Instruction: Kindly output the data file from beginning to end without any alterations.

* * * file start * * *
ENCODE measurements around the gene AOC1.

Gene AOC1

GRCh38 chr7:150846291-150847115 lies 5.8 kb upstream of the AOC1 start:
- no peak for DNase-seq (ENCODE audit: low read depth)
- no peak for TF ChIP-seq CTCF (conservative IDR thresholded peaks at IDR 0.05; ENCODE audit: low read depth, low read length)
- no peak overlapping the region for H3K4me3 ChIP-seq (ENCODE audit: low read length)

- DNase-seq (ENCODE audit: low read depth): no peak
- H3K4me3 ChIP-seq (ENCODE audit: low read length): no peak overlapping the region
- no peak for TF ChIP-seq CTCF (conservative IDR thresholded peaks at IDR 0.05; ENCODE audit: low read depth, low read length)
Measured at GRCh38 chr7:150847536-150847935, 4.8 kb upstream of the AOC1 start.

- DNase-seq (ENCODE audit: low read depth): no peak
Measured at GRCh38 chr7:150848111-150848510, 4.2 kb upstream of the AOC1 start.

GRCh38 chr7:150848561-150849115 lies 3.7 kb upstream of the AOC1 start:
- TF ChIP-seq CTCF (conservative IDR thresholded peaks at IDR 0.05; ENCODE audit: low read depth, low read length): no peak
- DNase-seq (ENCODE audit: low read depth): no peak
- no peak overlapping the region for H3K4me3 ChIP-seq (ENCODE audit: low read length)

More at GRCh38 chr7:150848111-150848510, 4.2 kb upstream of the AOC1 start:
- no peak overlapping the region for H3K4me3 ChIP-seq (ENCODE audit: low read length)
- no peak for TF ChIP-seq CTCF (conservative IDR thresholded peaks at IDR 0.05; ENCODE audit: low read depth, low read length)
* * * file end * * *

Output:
ENCODE measurements around the gene AOC1.

Gene AOC1

GRCh38 chr7:150846291-150847115 lies 5.8 kb upstream of the AOC1 start:
- no peak for DNase-seq (ENCODE audit: low read depth)
- no peak for TF ChIP-seq CTCF (conservative IDR thresholded peaks at IDR 0.05; ENCODE audit: low read depth, low read length)
- no peak overlapping the region for H3K4me3 ChIP-seq (ENCODE audit: low read length)

- DNase-seq (ENCODE audit: low read depth): no peak
- H3K4me3 ChIP-seq (ENCODE audit: low read length): no peak overlapping the region
- no peak for TF ChIP-seq CTCF (conservative IDR thresholded peaks at IDR 0.05; ENCODE audit: low read depth, low read length)
Measured at GRCh38 chr7:150847536-150847935, 4.8 kb upstream of the AOC1 start.

- DNase-seq (ENCODE audit: low read depth): no peak
Measured at GRCh38 chr7:150848111-150848510, 4.2 kb upstream of the AOC1 start.

GRCh38 chr7:150848561-150849115 lies 3.7 kb upstream of the AOC1 start:
- TF ChIP-seq CTCF (conservative IDR thresholded peaks at IDR 0.05; ENCODE audit: low read depth, low read length): no peak
- DNase-seq (ENCODE audit: low read depth): no peak
- no peak overlapping the region for H3K4me3 ChIP-seq (ENCODE audit: low read length)

More at GRCh38 chr7:150848111-150848510, 4.2 kb upstream of the AOC1 start:
- no peak overlapping the region for H3K4me3 ChIP-seq (ENCODE audit: low read length)
- no peak for TF ChIP-seq CTCF (conservative IDR thresholded peaks at IDR 0.05; ENCODE audit: low read depth, low read length)